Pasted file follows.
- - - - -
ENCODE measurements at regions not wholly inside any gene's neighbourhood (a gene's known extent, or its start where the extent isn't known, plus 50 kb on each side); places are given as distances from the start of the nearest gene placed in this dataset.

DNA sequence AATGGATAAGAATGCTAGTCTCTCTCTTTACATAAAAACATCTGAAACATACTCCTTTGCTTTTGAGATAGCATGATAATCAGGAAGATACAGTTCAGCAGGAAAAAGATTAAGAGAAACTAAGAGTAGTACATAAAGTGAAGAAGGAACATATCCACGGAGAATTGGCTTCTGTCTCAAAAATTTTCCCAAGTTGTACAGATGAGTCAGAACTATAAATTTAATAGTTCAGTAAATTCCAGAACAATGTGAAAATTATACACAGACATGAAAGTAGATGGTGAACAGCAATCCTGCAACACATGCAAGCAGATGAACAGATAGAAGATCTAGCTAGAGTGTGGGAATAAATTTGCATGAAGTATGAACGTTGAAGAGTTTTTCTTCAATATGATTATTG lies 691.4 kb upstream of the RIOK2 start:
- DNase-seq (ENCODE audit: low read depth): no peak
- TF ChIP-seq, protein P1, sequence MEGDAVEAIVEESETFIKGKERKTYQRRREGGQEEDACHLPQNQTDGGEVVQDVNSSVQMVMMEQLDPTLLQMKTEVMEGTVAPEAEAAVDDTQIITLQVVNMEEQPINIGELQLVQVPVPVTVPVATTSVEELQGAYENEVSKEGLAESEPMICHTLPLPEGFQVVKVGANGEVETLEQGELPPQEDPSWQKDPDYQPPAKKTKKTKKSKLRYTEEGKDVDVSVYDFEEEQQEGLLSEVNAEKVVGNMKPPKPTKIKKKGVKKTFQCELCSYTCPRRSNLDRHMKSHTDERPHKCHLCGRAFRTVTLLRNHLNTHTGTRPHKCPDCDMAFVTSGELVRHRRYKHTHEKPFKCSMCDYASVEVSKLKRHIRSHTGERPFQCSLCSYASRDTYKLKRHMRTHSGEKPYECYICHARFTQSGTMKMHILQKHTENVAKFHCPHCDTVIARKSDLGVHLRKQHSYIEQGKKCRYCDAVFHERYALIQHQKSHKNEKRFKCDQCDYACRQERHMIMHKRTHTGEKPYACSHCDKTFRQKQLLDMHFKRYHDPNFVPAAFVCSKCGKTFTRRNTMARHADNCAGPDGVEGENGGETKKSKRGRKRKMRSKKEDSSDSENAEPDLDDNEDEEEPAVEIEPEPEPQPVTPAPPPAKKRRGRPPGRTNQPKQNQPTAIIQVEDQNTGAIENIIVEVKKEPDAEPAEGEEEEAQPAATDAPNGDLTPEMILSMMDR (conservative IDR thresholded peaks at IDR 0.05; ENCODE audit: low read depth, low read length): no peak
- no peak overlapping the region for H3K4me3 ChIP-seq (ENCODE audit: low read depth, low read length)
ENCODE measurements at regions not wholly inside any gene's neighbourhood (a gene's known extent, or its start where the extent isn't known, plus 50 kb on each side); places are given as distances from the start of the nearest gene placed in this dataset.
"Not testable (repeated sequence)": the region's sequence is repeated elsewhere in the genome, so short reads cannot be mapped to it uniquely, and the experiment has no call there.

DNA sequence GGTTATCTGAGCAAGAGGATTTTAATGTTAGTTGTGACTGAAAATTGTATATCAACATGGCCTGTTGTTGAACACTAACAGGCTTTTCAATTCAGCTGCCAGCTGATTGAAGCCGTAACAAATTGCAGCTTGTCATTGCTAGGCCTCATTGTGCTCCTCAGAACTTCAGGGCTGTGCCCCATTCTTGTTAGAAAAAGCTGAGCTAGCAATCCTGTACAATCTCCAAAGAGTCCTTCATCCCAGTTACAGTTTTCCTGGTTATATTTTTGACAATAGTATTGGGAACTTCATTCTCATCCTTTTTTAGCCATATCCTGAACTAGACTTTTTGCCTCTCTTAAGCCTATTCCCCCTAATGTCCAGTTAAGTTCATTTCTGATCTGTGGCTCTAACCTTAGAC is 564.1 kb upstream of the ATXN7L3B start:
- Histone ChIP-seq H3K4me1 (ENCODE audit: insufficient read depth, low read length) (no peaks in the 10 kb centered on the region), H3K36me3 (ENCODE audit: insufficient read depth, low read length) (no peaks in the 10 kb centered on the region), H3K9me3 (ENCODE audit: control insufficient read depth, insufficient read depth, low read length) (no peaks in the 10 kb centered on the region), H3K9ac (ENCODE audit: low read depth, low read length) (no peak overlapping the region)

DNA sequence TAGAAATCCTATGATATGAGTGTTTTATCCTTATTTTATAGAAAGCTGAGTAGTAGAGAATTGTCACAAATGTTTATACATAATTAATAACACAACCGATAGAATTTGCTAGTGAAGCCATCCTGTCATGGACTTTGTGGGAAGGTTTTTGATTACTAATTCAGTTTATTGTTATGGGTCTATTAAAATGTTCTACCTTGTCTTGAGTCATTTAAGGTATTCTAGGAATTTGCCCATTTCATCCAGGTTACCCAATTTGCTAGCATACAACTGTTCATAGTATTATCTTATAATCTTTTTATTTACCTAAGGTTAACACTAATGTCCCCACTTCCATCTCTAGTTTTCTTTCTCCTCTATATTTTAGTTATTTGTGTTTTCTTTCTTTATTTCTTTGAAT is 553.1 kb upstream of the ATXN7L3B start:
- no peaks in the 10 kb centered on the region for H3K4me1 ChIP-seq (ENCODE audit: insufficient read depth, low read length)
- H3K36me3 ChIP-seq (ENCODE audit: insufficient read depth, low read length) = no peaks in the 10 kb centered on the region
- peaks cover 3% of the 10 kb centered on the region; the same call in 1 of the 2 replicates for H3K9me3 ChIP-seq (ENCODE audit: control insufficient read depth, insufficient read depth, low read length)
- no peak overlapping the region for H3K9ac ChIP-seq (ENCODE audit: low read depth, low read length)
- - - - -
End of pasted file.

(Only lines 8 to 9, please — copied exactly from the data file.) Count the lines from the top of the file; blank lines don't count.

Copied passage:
DNA sequence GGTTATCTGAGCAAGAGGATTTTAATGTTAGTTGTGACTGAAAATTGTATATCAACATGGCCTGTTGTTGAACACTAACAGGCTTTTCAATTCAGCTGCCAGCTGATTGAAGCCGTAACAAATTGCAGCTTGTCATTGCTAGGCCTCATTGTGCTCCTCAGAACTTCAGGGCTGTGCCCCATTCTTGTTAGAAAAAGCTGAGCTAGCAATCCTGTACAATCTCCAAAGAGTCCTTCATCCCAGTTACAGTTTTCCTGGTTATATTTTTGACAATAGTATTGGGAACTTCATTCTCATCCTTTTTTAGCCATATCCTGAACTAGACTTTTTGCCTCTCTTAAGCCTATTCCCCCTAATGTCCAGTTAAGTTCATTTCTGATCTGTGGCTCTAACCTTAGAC is 564.1 kb upstream of the ATXN7L3B start:
- Histone ChIP-seq H3K4me1 (ENCODE audit: insufficient read depth, low read length) (no peaks in the 10 kb centered on the region), H3K36me3 (ENCODE audit: insufficient read depth, low read length) (no peaks in the 10 kb centered on the region), H3K9me3 (ENCODE audit: control insufficient read depth, insufficient read depth, low read length) (no peaks in the 10 kb centered on the region), H3K9ac (ENCODE audit: low read depth, low read length) (no peak overlapping the region)